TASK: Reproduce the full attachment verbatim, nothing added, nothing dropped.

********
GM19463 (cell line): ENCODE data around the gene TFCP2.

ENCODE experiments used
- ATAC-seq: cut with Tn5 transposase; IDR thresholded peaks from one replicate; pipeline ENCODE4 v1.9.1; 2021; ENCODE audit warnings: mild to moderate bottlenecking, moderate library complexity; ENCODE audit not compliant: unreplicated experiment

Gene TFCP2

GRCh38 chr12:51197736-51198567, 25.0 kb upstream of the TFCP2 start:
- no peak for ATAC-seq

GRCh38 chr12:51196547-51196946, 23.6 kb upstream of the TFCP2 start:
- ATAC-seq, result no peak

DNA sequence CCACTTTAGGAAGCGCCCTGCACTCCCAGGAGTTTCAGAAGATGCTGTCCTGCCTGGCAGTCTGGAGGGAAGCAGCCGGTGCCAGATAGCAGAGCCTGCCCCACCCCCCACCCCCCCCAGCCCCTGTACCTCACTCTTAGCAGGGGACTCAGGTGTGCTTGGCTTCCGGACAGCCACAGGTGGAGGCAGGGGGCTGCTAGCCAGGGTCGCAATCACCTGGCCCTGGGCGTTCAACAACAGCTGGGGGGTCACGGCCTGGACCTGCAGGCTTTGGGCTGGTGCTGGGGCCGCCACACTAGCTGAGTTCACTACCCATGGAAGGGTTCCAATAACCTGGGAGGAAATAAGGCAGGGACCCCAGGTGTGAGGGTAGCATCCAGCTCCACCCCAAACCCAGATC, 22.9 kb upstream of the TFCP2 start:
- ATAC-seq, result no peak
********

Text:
GM19463 (cell line): ENCODE data around the gene TFCP2.

ENCODE experiments used
- ATAC-seq: cut with Tn5 transposase; IDR thresholded peaks from one replicate; pipeline ENCODE4 v1.9.1; 2021; ENCODE audit warnings: mild to moderate bottlenecking, moderate library complexity; ENCODE audit not compliant: unreplicated experiment

Gene TFCP2

GRCh38 chr12:51197736-51198567, 25.0 kb upstream of the TFCP2 start:
- no peak for ATAC-seq

GRCh38 chr12:51196547-51196946, 23.6 kb upstream of the TFCP2 start:
- ATAC-seq, result no peak

DNA sequence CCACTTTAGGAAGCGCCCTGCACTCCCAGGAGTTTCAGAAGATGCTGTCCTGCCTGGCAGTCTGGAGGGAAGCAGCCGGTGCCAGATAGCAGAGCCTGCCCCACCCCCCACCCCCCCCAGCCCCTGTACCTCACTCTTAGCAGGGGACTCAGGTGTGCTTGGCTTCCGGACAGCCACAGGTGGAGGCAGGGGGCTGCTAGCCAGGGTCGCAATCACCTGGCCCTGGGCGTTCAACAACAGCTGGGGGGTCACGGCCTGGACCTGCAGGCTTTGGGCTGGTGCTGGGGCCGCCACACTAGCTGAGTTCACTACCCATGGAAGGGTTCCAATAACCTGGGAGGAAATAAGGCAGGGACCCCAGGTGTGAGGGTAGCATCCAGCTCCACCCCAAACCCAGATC, 22.9 kb upstream of the TFCP2 start:
- ATAC-seq, result no peak